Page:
A car-free day in Charleston
What’s this? Aren’t we supposed to be on a road trip? So far, we’ve only driven from the airport to the hotel and the car has remained stationary in the car park ever since!
With the free trolley stop right outside the hotel, though, why bother with the car? We stepped outside and onto the trolley downtown, unsure at first where we’d get off but making a snap decision to leave at the same time as everyone else: at the market.
I was unsure what to expect at the market but imagined it to be mostly produce and in particular, looked forward to some juicy South Carolina peaches.
Except it wasn’t that kind of market at all! Full of souvenir-type shops, this was clearly targeted at the visitor and not the local population and though it was interesting to walk through, it didn’t keep us for long.
We chatted to a few of the sweetgrass basketmakers who were creating this Charleston speciality. The first maker we spoke to, Kathleen, had made some really fabulous baskets, beautifully shaped and exquisitely finished. Other baskets we saw, like those in the picture above, paled in comparison and we agreed that if we wanted a basket to take home, then we’d return to Kathleen and choose some of her work. Except that we didn’t really want to spend $200+ on a basket, however beautiful it happened to be…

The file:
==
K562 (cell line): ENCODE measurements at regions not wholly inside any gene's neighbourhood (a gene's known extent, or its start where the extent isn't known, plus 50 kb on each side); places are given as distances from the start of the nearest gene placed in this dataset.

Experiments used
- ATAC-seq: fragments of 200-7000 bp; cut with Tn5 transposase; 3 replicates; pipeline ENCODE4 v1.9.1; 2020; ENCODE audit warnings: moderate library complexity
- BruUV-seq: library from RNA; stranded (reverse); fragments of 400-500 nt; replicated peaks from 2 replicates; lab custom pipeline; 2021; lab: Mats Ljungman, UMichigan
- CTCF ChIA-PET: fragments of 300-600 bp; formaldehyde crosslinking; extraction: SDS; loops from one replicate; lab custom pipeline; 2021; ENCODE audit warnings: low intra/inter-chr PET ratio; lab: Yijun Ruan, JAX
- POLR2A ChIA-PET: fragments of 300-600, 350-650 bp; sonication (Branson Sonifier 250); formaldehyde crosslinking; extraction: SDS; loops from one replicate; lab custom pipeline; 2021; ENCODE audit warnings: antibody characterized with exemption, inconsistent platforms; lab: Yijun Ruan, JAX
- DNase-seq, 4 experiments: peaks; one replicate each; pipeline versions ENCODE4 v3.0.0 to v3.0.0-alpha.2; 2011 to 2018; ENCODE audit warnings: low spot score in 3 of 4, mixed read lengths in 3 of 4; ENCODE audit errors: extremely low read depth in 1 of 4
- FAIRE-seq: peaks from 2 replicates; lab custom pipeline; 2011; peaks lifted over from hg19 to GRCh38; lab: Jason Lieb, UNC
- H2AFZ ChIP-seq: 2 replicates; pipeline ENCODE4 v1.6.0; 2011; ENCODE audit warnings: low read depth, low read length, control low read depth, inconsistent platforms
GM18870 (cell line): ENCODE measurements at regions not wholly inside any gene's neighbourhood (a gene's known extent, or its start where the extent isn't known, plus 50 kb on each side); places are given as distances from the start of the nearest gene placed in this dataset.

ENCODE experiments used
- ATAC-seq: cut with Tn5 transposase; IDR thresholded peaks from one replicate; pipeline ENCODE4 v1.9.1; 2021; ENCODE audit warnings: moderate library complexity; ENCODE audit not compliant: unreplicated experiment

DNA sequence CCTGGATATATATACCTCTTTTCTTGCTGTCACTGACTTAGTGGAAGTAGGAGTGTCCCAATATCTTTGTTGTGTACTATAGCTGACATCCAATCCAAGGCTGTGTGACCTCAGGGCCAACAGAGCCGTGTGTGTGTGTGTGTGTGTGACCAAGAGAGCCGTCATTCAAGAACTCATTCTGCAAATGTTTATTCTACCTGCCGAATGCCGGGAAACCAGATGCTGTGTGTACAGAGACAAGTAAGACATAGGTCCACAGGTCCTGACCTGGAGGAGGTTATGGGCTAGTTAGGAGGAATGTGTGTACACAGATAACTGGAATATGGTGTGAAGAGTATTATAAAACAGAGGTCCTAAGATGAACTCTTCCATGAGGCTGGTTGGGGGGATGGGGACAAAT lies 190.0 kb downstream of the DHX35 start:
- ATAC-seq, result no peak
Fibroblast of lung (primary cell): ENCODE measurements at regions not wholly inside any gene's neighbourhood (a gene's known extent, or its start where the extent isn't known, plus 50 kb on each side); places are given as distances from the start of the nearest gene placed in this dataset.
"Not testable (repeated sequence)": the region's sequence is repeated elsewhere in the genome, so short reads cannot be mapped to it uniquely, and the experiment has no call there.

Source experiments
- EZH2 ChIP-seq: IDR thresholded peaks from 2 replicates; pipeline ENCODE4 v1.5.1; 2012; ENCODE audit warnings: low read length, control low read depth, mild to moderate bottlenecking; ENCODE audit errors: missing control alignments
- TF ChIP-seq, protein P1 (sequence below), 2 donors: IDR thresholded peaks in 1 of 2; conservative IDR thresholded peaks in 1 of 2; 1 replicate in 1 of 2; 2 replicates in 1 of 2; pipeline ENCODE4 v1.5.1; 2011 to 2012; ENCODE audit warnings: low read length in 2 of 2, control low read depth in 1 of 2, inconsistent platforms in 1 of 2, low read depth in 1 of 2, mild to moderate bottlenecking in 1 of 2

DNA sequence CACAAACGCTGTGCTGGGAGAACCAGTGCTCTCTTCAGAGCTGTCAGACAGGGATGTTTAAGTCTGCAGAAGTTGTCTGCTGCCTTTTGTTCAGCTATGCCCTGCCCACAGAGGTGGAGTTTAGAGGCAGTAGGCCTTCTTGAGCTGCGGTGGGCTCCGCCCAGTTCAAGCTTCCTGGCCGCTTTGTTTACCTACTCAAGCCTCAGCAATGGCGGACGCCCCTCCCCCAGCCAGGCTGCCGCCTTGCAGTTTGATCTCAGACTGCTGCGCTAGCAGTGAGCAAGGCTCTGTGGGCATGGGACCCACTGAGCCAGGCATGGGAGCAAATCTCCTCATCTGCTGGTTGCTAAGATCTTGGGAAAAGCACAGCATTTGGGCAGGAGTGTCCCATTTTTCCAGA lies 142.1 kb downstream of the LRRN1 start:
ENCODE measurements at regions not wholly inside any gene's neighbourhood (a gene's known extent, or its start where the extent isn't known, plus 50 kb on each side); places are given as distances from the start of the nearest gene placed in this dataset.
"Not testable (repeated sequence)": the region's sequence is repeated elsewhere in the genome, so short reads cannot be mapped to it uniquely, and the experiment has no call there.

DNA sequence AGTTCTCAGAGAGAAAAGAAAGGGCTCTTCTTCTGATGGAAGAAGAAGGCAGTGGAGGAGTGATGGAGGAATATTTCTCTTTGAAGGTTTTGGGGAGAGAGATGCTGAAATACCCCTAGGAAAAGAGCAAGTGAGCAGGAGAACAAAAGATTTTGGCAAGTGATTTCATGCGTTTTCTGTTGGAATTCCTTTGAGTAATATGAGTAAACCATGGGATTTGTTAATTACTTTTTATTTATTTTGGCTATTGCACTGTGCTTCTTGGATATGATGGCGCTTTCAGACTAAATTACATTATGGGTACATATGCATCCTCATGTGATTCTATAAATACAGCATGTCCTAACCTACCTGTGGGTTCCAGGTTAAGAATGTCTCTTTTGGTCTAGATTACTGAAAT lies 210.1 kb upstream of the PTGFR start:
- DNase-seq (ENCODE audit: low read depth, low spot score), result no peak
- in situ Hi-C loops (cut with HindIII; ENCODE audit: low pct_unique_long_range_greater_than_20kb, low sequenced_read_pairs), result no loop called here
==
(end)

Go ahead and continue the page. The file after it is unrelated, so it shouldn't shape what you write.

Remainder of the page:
A large heap of dried okra caught our eye and as we wondered why, my hero snagged a sample. I can report that I am none too keen on okra in any form, thank you!
Done with the market and ready to move on, we decided to continue into the old town. It was a beautiful day and Charleston was looking lovely, though by now the heat was beginning to build.
Walking along Meeting Street, we came upon this sign, commemorating a rather significant event. It’s fun to stumble upon such things and Charleston is full of them!
The buildings here are grand and there are the most beautiful examples of wrought ironwork here and there..
It’s not the easiest of things to photograph sadly and there wasn’t long enough to get my sketchbook out. Never mind.
Just after I’d recorded my presence with the very decorative watermeter cover, an elderly gentleman stopped to chat with us. Originally from Hamburg, Germany, he was in search of his jacket, he told us, having left it behind at a hospital appointment earlier. We seized his recommendation to spend some time in the building to our left, the air-conditioned headquarters and store of the Historic Charleston Foundation, where my eye was caught by a rather smart quilt in the corner.
Thinking it was an Hawaiian style applique design, I went to take a closer look.
It was printed and not appliqued at all – and sometimes, things do look better from a distance!
Feeling a little cooler, we continued on our progress towards The Battery, admiring the beautifully preserved homes on both sides of the street and thinking that owning such a treasure must be quite a responsibility.
I posted pictures of the wonderful window boxes previously, because there really were some beauties along the way. Planted to colour coordinate with the soft historic colours of the buildings themselves, these were my favourites.